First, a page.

The big problem among our nation’s leadership – business, political, and so on – has been denial. There was evidence of a serious problem as far back as 2002, and the warning bells were very loud in 2007, yet we are only now fully engaged in the problem at hand. What is important about Gini’s piece is that we are all talking about this and insisting on action. Remember Y2K? Nothing happened – because we were all aware of it and on top of it. The same sense of urgency, and then some, is the first step past the denial… Read more »
Sean McGinnis
4 years 11 months ago

Turn down the speakers – NSFW language wise.

http://www.youtube.com/watch?v=pTifdoKXoxM

ginidietrich
ginidietrich
4 years 11 months ago

@faybiz Don’t you already have a nickname for me?

ginidietrich
ginidietrich
4 years 11 months ago

@faybiz Don’t you already have a nickname for me?

ginidietrich
ginidietrich
4 years 11 months ago

@BestRoofer Yes, sir. I’ll do it right now!

ginidietrich
ginidietrich
4 years 11 months ago

@BestRoofer Yes, sir. I’ll do it right now!

ginidietrich
ginidietrich
4 years 11 months ago

@KenMueller I agree with you. I think this is a very good thing.

faybiz
4 years 11 months ago

@ginidietrich wow, you REALLY want to go there huh?

OK, we’ll see how your predictions pan out- until then- Gertie it is

ginidietrich
ginidietrich
4 years 11 months ago

@JoyFull_deb Big love to you!

ginidietrich
ginidietrich
4 years 11 months ago

@faybiz LOL!!

rustyspeidel
rustyspeidel
4 years 11 months ago
@wabbitoid This all started in 1985 when it became more compelling to break up and sell off our manufacturing capability than it did to maintain our companies here. I was just reading a post that basically said unless we want to become an elitest state where a small group of “haves” manages a huge population of poor service workers, we need to reinvent ourselves to restore the middle class core where much of our economic and social stability was held. That middle class spent the money that filled the coffers that paid the taxes that kept things rolling. When they… Read more »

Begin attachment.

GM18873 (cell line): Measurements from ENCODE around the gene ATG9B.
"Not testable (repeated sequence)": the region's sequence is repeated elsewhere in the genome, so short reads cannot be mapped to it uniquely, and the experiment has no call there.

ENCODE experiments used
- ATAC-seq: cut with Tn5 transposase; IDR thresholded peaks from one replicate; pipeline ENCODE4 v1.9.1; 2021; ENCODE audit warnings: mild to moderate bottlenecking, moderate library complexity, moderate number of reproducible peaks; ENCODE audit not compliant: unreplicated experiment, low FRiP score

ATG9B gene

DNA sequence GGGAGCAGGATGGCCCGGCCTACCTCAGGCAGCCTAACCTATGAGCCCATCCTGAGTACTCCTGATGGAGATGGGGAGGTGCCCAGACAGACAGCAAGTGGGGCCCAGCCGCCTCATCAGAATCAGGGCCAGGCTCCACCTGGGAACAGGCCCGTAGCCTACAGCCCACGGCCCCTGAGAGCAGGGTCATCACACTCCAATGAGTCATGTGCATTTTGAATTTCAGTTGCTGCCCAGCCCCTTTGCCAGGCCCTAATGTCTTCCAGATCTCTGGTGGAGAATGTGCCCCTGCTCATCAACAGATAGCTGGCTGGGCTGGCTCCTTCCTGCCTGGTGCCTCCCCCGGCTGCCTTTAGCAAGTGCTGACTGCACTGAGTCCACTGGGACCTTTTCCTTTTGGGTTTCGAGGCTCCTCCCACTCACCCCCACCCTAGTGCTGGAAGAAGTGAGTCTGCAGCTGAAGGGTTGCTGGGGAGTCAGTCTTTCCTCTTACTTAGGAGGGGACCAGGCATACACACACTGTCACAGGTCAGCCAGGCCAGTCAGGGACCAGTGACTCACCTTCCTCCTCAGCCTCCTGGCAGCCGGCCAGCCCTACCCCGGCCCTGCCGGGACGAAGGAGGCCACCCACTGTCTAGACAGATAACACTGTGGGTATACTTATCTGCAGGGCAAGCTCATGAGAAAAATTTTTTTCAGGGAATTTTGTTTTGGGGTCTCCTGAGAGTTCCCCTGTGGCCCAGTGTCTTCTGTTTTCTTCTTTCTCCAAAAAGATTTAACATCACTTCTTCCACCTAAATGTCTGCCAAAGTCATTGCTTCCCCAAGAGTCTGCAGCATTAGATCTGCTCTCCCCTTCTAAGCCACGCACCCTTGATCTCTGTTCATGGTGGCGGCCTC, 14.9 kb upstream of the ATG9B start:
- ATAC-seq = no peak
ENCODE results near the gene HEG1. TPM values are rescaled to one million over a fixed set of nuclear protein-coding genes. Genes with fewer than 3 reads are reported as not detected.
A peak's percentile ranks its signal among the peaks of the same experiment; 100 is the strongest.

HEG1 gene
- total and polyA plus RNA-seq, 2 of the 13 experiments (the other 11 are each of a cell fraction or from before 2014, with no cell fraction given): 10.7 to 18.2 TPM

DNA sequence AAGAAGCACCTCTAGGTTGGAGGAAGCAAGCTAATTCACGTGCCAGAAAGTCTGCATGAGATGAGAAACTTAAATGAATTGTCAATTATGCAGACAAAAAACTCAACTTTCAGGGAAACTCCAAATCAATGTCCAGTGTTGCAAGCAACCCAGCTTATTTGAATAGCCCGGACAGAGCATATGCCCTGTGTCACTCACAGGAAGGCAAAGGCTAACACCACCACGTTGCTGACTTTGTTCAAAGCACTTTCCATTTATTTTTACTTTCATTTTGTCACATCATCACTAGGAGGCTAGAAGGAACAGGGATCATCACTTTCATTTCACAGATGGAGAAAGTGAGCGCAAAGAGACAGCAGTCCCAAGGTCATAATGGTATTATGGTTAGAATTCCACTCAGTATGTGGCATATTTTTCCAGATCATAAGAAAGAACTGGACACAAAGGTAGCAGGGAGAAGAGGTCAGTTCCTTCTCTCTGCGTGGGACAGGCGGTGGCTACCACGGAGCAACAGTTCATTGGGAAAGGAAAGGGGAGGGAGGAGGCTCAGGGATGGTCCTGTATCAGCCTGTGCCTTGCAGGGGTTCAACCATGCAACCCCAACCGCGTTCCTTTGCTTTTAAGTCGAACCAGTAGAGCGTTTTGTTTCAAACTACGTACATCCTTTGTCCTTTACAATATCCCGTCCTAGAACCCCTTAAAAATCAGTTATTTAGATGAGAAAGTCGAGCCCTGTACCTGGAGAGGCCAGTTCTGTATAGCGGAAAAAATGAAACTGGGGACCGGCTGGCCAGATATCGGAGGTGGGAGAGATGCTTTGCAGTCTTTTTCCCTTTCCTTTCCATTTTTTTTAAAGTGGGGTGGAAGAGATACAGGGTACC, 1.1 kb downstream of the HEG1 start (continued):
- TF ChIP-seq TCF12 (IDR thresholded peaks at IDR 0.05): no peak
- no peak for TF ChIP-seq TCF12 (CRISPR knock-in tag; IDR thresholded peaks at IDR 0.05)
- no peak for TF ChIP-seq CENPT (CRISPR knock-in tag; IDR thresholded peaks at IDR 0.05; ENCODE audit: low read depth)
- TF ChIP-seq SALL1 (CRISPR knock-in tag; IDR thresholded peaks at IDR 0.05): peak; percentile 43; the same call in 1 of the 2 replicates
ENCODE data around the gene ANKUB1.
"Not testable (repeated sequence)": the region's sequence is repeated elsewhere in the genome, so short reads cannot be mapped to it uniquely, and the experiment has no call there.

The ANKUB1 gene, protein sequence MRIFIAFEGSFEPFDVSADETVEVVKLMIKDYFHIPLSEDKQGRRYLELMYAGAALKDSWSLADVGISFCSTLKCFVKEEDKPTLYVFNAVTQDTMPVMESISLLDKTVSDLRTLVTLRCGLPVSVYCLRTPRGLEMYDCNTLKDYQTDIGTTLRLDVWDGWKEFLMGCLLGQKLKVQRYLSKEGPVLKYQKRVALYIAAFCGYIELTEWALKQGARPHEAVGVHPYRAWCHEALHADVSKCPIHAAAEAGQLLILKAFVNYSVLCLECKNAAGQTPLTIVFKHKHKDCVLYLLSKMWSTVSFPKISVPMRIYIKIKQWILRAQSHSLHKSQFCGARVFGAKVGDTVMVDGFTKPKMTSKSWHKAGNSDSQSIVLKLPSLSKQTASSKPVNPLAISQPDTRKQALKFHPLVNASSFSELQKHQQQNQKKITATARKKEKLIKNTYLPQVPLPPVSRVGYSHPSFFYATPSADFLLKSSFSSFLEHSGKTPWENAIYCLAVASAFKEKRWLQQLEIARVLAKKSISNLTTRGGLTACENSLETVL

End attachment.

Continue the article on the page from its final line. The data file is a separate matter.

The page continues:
ginidietrich
ginidietrich
4 years 11 months ago

@BTRIPP I just heard some of that when I spoke today. It’s scary. And it’s hard when technology doesn’t come easily to you. One guy told me he finds too many hurdles when he uses technology. So he just doesn’t use it.

ginidietrich
ginidietrich
4 years 11 months ago

@SocialSavvyGeek OMG! Only three took advantage?!?!

ginidietrich
ginidietrich
4 years 11 months ago

@JohnLeavy You do know it’s Tuesday?

ginidietrich
ginidietrich
4 years 11 months ago

@JohnLeavy You do know it’s Tuesday?

ginidietrich
ginidietrich
4 years 11 months ago

@fitzternet I believe that, too. Whenever someone asks me where social belongs, “I say everywhere!” I don’t think just the marketing or PR department will use it. I think we’ll all use it in all of our lives. It’s already becoming apparent to those of us who work in the industry.

ginidietrich
ginidietrich
4 years 11 months ago

@glenn_ferrell I LOVE this image! Bravo!

rustyspeidel
rustyspeidel
4 years 11 months ago

@JohnLeavy Agree, but our educational and political system also needs to shift to accomodate these realities.

ginidietrich
ginidietrich
4 years 11 months ago

@Collectual I agree with you about the underlying fear of change. I also think it’s being overwhelmed, not being able to keep up, and fear of having to give up control. Control…that we never had anyway.

ginidietrich
ginidietrich
4 years 11 months ago

@Collectual I agree with you about the underlying fear of change. I also think it’s being overwhelmed, not being able to keep up, and fear of having to give up control. Control…that we never had anyway.

rustyspeidel
rustyspeidel
4 years 11 months ago

@KenMueller one thing we know is coming–change. this time, i think it caught a lot of folks unprepared.